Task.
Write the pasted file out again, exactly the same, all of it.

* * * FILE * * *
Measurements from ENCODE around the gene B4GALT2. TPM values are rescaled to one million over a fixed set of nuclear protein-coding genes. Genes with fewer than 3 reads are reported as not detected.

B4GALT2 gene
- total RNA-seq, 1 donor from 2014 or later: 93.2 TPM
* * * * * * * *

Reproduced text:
Measurements from ENCODE around the gene B4GALT2. TPM values are rescaled to one million over a fixed set of nuclear protein-coding genes. Genes with fewer than 3 reads are reported as not detected.

B4GALT2 gene
- total RNA-seq, 1 donor from 2014 or later: 93.2 TPM